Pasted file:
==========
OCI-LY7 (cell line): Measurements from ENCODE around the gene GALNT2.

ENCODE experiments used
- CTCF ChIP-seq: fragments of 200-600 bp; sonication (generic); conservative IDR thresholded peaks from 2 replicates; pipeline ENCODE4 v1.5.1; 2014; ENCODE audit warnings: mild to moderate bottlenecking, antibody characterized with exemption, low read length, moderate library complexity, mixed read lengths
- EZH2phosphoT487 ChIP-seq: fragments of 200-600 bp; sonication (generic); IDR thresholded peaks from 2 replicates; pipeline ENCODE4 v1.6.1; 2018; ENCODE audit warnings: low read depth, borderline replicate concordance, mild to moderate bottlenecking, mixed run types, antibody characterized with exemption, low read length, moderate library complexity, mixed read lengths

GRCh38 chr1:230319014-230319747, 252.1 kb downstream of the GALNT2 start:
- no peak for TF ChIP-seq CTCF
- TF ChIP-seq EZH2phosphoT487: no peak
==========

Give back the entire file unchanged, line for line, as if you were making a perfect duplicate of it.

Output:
OCI-LY7 (cell line): Measurements from ENCODE around the gene GALNT2.

ENCODE experiments used
- CTCF ChIP-seq: fragments of 200-600 bp; sonication (generic); conservative IDR thresholded peaks from 2 replicates; pipeline ENCODE4 v1.5.1; 2014; ENCODE audit warnings: mild to moderate bottlenecking, antibody characterized with exemption, low read length, moderate library complexity, mixed read lengths
- EZH2phosphoT487 ChIP-seq: fragments of 200-600 bp; sonication (generic); IDR thresholded peaks from 2 replicates; pipeline ENCODE4 v1.6.1; 2018; ENCODE audit warnings: low read depth, borderline replicate concordance, mild to moderate bottlenecking, mixed run types, antibody characterized with exemption, low read length, moderate library complexity, mixed read lengths

GRCh38 chr1:230319014-230319747, 252.1 kb downstream of the GALNT2 start:
- no peak for TF ChIP-seq CTCF
- TF ChIP-seq EZH2phosphoT487: no peak